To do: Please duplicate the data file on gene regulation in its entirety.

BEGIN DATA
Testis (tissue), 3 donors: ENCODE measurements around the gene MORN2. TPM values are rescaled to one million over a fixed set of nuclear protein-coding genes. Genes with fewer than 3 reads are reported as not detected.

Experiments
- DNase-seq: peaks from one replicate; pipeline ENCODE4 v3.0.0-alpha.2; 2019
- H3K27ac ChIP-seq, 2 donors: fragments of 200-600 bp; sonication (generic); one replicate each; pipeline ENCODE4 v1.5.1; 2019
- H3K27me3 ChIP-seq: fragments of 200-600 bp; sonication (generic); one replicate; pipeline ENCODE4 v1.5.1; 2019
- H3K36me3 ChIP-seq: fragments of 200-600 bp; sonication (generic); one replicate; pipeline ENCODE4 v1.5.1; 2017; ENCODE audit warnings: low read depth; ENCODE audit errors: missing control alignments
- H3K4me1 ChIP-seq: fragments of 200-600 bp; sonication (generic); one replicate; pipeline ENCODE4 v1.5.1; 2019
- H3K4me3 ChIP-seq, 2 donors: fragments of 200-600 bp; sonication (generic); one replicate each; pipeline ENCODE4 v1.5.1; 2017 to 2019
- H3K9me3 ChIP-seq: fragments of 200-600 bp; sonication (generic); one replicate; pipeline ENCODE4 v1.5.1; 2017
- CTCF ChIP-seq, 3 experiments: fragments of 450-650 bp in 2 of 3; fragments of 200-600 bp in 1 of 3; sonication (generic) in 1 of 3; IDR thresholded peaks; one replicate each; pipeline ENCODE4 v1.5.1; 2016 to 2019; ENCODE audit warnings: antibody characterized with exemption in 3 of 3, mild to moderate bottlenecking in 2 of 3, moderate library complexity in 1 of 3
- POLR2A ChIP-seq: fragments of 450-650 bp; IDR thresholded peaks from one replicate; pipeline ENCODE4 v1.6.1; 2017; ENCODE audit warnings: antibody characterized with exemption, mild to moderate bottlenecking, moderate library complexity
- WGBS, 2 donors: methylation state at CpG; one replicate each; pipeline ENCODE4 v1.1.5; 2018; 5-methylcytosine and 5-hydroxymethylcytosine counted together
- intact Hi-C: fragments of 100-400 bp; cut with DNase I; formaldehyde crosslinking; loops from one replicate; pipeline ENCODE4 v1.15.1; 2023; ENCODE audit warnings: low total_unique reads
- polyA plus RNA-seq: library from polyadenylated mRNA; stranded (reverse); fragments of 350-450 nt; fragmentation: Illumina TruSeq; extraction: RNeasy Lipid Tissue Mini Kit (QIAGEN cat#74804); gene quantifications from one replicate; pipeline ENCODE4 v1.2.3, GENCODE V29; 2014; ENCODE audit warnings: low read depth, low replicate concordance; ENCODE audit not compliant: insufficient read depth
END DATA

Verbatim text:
Testis (tissue), 3 donors: ENCODE measurements around the gene MORN2. TPM values are rescaled to one million over a fixed set of nuclear protein-coding genes. Genes with fewer than 3 reads are reported as not detected.

Experiments
- DNase-seq: peaks from one replicate; pipeline ENCODE4 v3.0.0-alpha.2; 2019
- H3K27ac ChIP-seq, 2 donors: fragments of 200-600 bp; sonication (generic); one replicate each; pipeline ENCODE4 v1.5.1; 2019
- H3K27me3 ChIP-seq: fragments of 200-600 bp; sonication (generic); one replicate; pipeline ENCODE4 v1.5.1; 2019
- H3K36me3 ChIP-seq: fragments of 200-600 bp; sonication (generic); one replicate; pipeline ENCODE4 v1.5.1; 2017; ENCODE audit warnings: low read depth; ENCODE audit errors: missing control alignments
- H3K4me1 ChIP-seq: fragments of 200-600 bp; sonication (generic); one replicate; pipeline ENCODE4 v1.5.1; 2019
- H3K4me3 ChIP-seq, 2 donors: fragments of 200-600 bp; sonication (generic); one replicate each; pipeline ENCODE4 v1.5.1; 2017 to 2019
- H3K9me3 ChIP-seq: fragments of 200-600 bp; sonication (generic); one replicate; pipeline ENCODE4 v1.5.1; 2017
- CTCF ChIP-seq, 3 experiments: fragments of 450-650 bp in 2 of 3; fragments of 200-600 bp in 1 of 3; sonication (generic) in 1 of 3; IDR thresholded peaks; one replicate each; pipeline ENCODE4 v1.5.1; 2016 to 2019; ENCODE audit warnings: antibody characterized with exemption in 3 of 3, mild to moderate bottlenecking in 2 of 3, moderate library complexity in 1 of 3
- POLR2A ChIP-seq: fragments of 450-650 bp; IDR thresholded peaks from one replicate; pipeline ENCODE4 v1.6.1; 2017; ENCODE audit warnings: antibody characterized with exemption, mild to moderate bottlenecking, moderate library complexity
- WGBS, 2 donors: methylation state at CpG; one replicate each; pipeline ENCODE4 v1.1.5; 2018; 5-methylcytosine and 5-hydroxymethylcytosine counted together
- intact Hi-C: fragments of 100-400 bp; cut with DNase I; formaldehyde crosslinking; loops from one replicate; pipeline ENCODE4 v1.15.1; 2023; ENCODE audit warnings: low total_unique reads
- polyA plus RNA-seq: library from polyadenylated mRNA; stranded (reverse); fragments of 350-450 nt; fragmentation: Illumina TruSeq; extraction: RNeasy Lipid Tissue Mini Kit (QIAGEN cat#74804); gene quantifications from one replicate; pipeline ENCODE4 v1.2.3, GENCODE V29; 2014; ENCODE audit warnings: low read depth, low replicate concordance; ENCODE audit not compliant: insufficient read depth